The awesome threesome, known as Saxophone Summit, is fueled by the high-octane rhythm section featuring pianist Phil Markowitz, bassist Cecil McBee and drummer Billy Hart. Lovano wrote the CD’s title tune, and each musician contributed one composition apiece to its six tracks. Brimming with saxophone madness, Visitation marks Saxophone Summit’s third recording.
Tickets for the Wesleyan world premiere of Joe Lovano Trio Fascination: $25.00, general; $22.00, senior citizens, Wesleyan staff, faculty, alumni; $10.00, students. Call: (860) 685-3355.
Breakstone’s Gemstone Duo
Guitarist Joshua Breakstone teams up with bassist Earl Sauls for a dynamic duo performance at 7:00 pm on Thursday, July 17, at the Windsor Art Center at 40 Mechanic Street. With his flawlessly cut-and-polished lines and melodically brilliant ideas, Breakstone is a gem-like chamber jazz performer, finely tuned for the split-second, intimate interaction of a duo. Admission: $10.00 at the door. Information: (860) 688-2528.
Bohemian Art Blooms in Old Lyme
Ranging freely over genres from classical and jazz to tango and rock, the iconoclastic Bohemian Trio performs at 8:00 pm on Thursday, July 17, at The Side Door Jazz Club at 85 Lyme Street in Old Lyme.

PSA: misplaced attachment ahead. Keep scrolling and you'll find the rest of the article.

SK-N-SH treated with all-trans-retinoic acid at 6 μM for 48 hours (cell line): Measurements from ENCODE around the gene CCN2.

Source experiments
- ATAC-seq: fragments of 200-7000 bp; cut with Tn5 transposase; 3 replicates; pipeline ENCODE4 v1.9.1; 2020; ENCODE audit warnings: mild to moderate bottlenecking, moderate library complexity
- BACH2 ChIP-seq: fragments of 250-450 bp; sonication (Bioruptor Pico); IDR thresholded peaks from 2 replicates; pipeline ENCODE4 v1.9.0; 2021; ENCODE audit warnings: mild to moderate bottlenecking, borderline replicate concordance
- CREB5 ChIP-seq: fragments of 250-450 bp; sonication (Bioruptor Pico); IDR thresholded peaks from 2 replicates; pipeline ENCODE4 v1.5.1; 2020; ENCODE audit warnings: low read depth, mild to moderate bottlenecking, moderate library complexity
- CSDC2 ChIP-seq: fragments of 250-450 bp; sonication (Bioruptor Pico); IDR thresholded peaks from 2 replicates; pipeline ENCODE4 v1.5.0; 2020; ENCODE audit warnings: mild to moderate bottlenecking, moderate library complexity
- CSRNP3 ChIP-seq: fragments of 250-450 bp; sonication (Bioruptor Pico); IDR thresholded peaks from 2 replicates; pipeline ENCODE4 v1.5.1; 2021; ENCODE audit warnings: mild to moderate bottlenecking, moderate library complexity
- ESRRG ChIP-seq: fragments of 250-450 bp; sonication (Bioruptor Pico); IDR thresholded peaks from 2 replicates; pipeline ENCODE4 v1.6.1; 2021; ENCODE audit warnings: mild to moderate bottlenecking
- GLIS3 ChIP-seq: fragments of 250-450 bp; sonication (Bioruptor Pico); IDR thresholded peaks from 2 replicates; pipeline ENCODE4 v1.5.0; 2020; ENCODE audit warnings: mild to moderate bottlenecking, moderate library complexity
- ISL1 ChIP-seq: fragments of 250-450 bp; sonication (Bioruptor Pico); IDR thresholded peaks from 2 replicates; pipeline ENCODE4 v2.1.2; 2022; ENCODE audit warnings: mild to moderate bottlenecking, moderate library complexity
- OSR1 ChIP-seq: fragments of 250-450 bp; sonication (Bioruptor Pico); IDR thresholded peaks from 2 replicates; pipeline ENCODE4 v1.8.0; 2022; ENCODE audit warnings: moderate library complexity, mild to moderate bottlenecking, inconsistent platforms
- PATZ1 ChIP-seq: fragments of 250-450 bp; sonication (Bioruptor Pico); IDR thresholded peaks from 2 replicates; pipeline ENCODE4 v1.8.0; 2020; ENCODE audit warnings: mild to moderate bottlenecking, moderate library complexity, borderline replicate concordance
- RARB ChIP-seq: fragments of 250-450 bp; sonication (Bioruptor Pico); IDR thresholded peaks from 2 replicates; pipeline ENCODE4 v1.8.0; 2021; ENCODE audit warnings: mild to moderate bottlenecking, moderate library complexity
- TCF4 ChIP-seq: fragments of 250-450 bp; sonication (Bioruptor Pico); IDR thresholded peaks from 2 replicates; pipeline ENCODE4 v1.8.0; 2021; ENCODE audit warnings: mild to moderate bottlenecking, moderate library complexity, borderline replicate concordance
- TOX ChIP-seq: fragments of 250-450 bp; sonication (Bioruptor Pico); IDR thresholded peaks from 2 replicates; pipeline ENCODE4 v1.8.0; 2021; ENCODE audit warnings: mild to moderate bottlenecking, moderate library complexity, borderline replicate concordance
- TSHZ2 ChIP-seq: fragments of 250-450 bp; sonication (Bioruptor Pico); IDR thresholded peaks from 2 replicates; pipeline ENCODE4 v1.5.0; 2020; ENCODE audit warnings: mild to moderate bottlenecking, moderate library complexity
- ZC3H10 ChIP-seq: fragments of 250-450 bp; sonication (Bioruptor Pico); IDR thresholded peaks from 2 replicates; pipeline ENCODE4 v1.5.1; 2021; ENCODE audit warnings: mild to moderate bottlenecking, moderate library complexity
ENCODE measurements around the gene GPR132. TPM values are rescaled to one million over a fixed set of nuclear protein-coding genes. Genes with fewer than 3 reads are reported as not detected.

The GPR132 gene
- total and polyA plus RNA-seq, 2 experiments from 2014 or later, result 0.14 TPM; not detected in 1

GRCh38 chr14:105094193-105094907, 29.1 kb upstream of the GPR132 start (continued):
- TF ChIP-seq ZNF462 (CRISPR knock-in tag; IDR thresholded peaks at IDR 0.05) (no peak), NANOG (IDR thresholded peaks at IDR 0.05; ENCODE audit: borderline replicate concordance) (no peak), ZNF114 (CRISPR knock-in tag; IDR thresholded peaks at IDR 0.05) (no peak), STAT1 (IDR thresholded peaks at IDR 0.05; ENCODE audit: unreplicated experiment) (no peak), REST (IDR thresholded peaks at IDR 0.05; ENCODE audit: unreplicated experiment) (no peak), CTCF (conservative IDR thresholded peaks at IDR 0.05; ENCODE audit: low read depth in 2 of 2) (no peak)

The much-in-demand New York-based chamber group defies many traditional musical conventions. Yet it discovers sublime truths in music of Latin American origin and perceives profound revelations resonating among the rhythms of the African Diaspora throughout the Americas. It loves post-modern composers, thrives on its own original compositions, and declares in a mini-manifesto that its Bohemian name “best captures the artistic spirit of its members (as) non-traditional, adventurous, romantic, idealistic and inspiring.”
The adventurous, romantic Bohemians are Yosvany Terry, saxophone and chekere (an Afro-Cuban percussion instrument); Yves Dharamraj, cello; and Orlando Alonso, piano. All are classically trained and dedicated to contemporary music. Both Alonso and Terry were born in Cuba. Terry’s father, a violinist, is Cuba’s leading player of the chekere. Admission: $25.00. Information: thesidedoorjazz.com and (860) 434-0886.